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News | May 17, 2024

Military Medical Personnel Train for Combat Situations in Capstone Event

As military medical personnel assigned to the Womack Army Medical Center (WAMC) complete their residencies and prepare to assume their first duty station, they must possess a specific set of skills to excel in their roles. Twenty-seven trainees participated in a five-day capstone event, held at the Taylor Sandri Medical Training Center, Fort Liberty, North Carolina May 6 to 10, designed to bridge this critical training gap, providing medical personnel with the necessary skills and expertise to save lives in combat situations.

The event aimed to prepare residents for military medical requirements, focusing on combat care and trauma management. The mass casualty exercise held on day five consisted of 10 stations, each simulating a different combat scenario. Residents were divided into small teams to rotate through the various stations and gain hands-on experience in managing trauma patients in a deployed environment.

“It’s part of the plan to make sure that our Graduate Medical Education is preparing our graduates to do what is expected of them,” said Lt. Col. Wendra Galfand, director of Medical Education and Research at WAMC. “All the trauma casualties at this exercise exhibit the different kinds of wounds and injury patterns that they have been trained to treat.”

The stations included triage, managing behavioral health concerns, casualty scenarios and military working dog care. Each scenario was practiced under the supervision of senior medical personnel and a medical simulation operator.

“As they are finishing up with their baseline medical training, they need to learn to work outside of the hospital where they are actually working with their own knowledge,” said Col. John Osborn, Special Warfare Medical Group. “Here, doing it now, they have senior people like me and others that can give guidance, feedback, and reassurance that they are going in the right direction.”

Major Andrew Jenzer, program director, Oral and Maxillofacial Surgery Residency WAMC, highlighted the significance of head and neck trauma care in combat situations.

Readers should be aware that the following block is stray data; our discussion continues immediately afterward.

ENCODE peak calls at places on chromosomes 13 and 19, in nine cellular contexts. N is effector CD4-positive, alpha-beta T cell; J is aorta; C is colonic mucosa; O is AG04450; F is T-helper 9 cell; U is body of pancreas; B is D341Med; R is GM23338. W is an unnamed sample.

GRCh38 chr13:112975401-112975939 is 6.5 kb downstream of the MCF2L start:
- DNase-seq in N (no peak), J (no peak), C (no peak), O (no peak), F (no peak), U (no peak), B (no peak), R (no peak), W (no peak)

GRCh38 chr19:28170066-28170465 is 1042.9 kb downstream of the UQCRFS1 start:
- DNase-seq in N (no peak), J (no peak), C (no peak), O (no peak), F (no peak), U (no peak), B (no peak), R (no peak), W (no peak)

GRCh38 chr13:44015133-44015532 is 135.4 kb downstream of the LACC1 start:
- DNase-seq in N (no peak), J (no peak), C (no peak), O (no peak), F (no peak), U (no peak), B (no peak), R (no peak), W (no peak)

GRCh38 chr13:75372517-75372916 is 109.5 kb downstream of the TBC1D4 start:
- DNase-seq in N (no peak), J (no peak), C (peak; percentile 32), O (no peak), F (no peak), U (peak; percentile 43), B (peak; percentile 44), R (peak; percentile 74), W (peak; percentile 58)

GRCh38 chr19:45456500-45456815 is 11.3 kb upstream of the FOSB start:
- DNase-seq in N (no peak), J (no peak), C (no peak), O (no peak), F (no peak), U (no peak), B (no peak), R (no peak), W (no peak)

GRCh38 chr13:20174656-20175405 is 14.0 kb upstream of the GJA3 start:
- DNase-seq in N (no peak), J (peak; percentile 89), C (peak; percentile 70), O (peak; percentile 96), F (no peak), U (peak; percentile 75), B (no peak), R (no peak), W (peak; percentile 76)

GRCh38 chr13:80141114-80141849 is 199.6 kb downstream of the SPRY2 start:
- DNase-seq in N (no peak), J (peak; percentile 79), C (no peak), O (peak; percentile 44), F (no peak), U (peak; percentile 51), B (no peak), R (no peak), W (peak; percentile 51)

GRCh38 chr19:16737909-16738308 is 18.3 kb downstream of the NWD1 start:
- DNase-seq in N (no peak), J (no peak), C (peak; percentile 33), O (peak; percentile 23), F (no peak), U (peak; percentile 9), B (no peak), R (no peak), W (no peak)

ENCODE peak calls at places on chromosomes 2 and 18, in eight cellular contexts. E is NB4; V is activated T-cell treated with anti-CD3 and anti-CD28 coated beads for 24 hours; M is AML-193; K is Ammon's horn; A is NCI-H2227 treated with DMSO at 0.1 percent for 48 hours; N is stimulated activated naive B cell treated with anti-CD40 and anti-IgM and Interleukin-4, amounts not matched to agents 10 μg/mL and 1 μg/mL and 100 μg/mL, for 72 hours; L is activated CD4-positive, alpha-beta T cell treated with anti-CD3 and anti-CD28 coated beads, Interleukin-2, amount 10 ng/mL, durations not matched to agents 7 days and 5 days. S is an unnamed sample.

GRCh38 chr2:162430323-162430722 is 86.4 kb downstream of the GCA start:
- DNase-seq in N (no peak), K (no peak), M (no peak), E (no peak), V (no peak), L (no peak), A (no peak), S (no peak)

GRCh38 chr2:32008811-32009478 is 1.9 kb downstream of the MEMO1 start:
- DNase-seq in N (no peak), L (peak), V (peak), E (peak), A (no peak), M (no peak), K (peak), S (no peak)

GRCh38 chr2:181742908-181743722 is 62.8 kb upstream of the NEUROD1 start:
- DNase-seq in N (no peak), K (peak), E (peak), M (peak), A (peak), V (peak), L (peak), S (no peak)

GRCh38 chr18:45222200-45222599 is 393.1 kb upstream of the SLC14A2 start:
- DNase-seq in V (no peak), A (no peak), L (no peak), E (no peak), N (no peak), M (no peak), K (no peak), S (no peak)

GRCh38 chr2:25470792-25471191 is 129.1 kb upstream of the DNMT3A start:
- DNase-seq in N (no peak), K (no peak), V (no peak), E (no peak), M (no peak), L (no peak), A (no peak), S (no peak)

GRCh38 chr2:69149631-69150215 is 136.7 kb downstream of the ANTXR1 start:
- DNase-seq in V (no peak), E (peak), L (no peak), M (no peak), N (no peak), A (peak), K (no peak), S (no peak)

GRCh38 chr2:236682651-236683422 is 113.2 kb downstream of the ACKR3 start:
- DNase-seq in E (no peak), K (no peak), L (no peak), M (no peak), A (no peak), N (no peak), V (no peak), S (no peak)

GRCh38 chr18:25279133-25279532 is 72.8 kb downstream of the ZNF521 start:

“With the evolution of our body armor and helmets about fifty percent of injuries that people sustain are now in the face,” said Jenzer. “Getting used to dealing with large injuries in the face and neck and particularly how we manage those situations are a critical part of what any medical provider who's exposed to a wartime environment has to deal with.”

Clinical Psychologist, Maj. Melissa Finley, explained the role of combat operational stress control in supporting service members. She emphasized the importance of equipping medical personnel with skills to manage behavioral health casualties.
“Essentially it is meeting Service Members where they're at, identifying, those that have been negatively impacted by either operational stressors, or combat stressors, and facilitating some simple interventions to hopefully help return them to duty and get them back in the fight,” said Finley.
Capt. Mark Kobialka, Interservice Physician Assistant Program student, said, this training equipped them with the tools to handle such situations, teaching them techniques like breathing exercises, grounding methods, and cognitive assessments to calm individuals and assess their mental state. These skills enable them to provide comfort, safety, and appropriate care, helping Soldiers recover and feel secure.

However, their care did not stop there as they got to experience providing care for military working dogs under the supervision of veterinarian, Capt. John Hutchinson. An important part of their training according to Col. Tyler Harris, Department of Clinical Investigation chief and officer in charge of the event who mentioned that his first casualty during a deployment was a military working dog.

The Capstone event aimed to bridge the gap between medical training and real-world combat scenarios. By providing a comprehensive and immersive training experience, the program prepared military medical personnel to handle complex trauma cases and save lives in combat situations.
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